The facility opened for its first residents on February 4, 2002. PHP and PHS executed a facility management agreement, dated October 1, 2001, under which PHS agreed to provide management and administrative support services for Stony Brook, subject to PHP's "general supervision." Both PHP and PHS are qualified as tax exempt under section 501(c)(3) of the Internal Revenue Code. PHP's affairs are governed by a Board of Trustees, all of whom are uncompensated with the exception of the president. PHP owns no other real property.
PHP's August 30, 2000 certificate of incorporation states that it was "organized exclusively for charitable purposes within the meaning of section 501(c)(3) of the Internal Revenue Code, or the corresponding section of any future federal tax code." PHP's bylaws set forth its purposes as follows:
2.1 Purposes. [PHP] is organized exclusively for charitable purposes within the meaning of section 501(c)(3) of the Internal Revenue Code, or the corresponding section of any future federal tax code (the "Code"), including without limitation:
(a) To provide elderly, disabled and other needy persons with housing facilities, medical, nursing and physical care, understanding, companionship and other services to help them lead satisfying lives, including, without limitation, the establishment of homes, communities, facilities and services to carry out this purpose;
(b) To develop and maintain other housing facilities and health and welfare services, programs or facilities for persons of any age to help meet social needs;
(c) To cooperate with health care providers through joint ventures or other arrangements to better serve the health care needs of the communities [PHP] serves;
(d) To render to any persons, whether residing in facilities maintained by [PHP] or any organization affiliated with [PHP], or residing elsewhere, community outreach services and charitable assistance when circumstances warrant such services and assistance and when funds for such charitable assistance are available;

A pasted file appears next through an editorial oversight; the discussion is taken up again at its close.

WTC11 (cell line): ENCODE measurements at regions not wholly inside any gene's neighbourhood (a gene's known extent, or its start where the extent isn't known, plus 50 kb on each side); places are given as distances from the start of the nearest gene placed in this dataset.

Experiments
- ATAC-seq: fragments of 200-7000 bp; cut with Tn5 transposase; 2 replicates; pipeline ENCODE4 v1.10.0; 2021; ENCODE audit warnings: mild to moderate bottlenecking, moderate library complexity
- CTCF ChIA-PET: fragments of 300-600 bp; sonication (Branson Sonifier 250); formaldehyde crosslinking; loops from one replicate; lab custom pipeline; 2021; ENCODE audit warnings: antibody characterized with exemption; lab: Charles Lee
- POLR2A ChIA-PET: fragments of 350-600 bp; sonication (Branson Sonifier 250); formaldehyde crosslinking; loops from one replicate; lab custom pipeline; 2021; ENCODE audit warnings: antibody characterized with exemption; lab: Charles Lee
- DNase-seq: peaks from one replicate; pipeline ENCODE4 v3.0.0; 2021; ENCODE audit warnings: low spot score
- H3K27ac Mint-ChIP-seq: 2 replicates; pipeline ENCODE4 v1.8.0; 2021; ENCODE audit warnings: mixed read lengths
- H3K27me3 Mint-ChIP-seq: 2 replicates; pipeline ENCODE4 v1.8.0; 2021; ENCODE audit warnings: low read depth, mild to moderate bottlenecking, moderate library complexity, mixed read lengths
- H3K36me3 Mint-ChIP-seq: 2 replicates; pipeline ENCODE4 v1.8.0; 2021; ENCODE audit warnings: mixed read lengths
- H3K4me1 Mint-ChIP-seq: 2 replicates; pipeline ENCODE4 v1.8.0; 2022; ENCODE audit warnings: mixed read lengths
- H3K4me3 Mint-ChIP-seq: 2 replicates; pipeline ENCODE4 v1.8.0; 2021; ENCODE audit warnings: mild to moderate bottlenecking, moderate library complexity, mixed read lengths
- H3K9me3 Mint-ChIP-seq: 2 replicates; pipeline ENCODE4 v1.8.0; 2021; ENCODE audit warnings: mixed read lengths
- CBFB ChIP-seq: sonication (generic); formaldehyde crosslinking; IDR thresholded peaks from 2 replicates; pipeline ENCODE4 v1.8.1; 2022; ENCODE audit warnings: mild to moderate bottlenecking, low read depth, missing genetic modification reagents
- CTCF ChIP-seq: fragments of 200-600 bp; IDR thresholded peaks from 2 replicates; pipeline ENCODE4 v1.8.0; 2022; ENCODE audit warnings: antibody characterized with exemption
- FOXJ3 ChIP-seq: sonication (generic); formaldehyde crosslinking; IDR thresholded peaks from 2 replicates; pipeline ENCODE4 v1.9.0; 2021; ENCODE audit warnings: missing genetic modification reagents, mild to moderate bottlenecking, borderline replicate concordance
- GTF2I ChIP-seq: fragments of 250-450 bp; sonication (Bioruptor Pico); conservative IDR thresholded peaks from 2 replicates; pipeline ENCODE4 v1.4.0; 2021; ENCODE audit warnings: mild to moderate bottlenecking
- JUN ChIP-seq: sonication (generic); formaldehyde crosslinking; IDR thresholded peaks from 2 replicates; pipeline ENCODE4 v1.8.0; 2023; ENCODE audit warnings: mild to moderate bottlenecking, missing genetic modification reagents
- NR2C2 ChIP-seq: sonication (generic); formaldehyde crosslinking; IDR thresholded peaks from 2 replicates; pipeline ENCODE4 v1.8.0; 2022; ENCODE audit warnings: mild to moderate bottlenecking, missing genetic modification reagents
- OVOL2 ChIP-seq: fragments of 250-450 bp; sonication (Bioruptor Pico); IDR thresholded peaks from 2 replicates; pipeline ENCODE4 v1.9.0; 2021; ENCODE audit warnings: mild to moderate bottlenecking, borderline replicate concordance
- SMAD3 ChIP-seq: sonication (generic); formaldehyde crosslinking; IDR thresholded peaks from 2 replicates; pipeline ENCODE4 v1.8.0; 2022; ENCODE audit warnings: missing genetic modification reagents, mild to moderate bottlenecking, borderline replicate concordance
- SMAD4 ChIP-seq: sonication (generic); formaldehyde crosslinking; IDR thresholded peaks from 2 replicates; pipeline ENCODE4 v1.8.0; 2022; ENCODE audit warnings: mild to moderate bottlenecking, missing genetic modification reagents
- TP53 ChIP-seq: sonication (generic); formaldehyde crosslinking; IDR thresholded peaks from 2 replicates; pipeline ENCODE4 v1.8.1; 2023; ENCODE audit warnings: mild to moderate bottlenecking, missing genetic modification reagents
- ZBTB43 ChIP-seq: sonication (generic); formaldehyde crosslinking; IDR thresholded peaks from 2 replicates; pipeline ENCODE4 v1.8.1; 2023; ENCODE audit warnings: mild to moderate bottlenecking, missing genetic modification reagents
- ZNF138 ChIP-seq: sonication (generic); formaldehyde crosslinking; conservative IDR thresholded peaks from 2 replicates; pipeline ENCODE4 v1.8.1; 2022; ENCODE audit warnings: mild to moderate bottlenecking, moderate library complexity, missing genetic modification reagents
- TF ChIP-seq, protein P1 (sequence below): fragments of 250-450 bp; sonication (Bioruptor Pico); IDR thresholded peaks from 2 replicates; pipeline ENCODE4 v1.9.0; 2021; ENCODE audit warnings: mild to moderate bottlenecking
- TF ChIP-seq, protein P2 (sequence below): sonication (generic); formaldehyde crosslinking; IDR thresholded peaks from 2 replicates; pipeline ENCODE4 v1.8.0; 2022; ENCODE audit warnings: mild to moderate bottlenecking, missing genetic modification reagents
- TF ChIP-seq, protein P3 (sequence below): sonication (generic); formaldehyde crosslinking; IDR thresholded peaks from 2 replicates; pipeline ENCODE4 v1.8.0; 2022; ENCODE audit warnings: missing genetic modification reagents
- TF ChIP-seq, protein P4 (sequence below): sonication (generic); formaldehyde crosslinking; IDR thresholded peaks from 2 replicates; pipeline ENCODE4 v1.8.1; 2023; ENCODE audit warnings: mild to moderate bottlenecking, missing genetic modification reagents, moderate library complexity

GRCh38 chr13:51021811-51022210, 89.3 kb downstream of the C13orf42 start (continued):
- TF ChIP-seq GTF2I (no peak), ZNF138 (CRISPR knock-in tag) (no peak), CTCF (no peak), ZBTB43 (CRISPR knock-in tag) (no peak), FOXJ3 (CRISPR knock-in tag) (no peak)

(e) To provide meals, nutritional, medical and housekeeping services, assistance in daily living and other charitable assistance to needy individuals;
(f) To furnish services, facilities, and charitable assistance without regard to a person's sex, race, creed, color or national origin; and
(g) To make distributions to charitable organizations described in section 501(c)(3) of the [Internal Revenue] Code in furtherance of [PHP]'s purposes.
PHS was founded in 1916 by the Presbyterian Church, but those entities are no longer legally connected. At the time of the cross-motions, PHS was comprised of various affiliated nonprofit corporations that own and operate four continuing care retirement communities, three assisted living facilities, one personal care home, and fourteen affordable housing facilities. PHS also provides consulting and management services to municipalities and other organizations that want to provide retirement housing programs. The Presbyterian Homes of New Jersey Foundation, Inc. (the Foundation) is the charitable arm of PHS that raises money to "provide funding for residents who can no longer pay the cost of their care." From 1998 to July 2003, the Foundation provided $502,705.79 in assistance to sixteen residents of PHS communities.
Under the October 1, 2001 management agreement between PHP and PHS, PHS was provided with "complete authority and power" over personnel, financial procedures, contracts with suppliers and third parties, collection and disbursement of funds, insurance, and facility maintenance. In exchange, PHP paid PHS an annual fee of five percent of its revenues.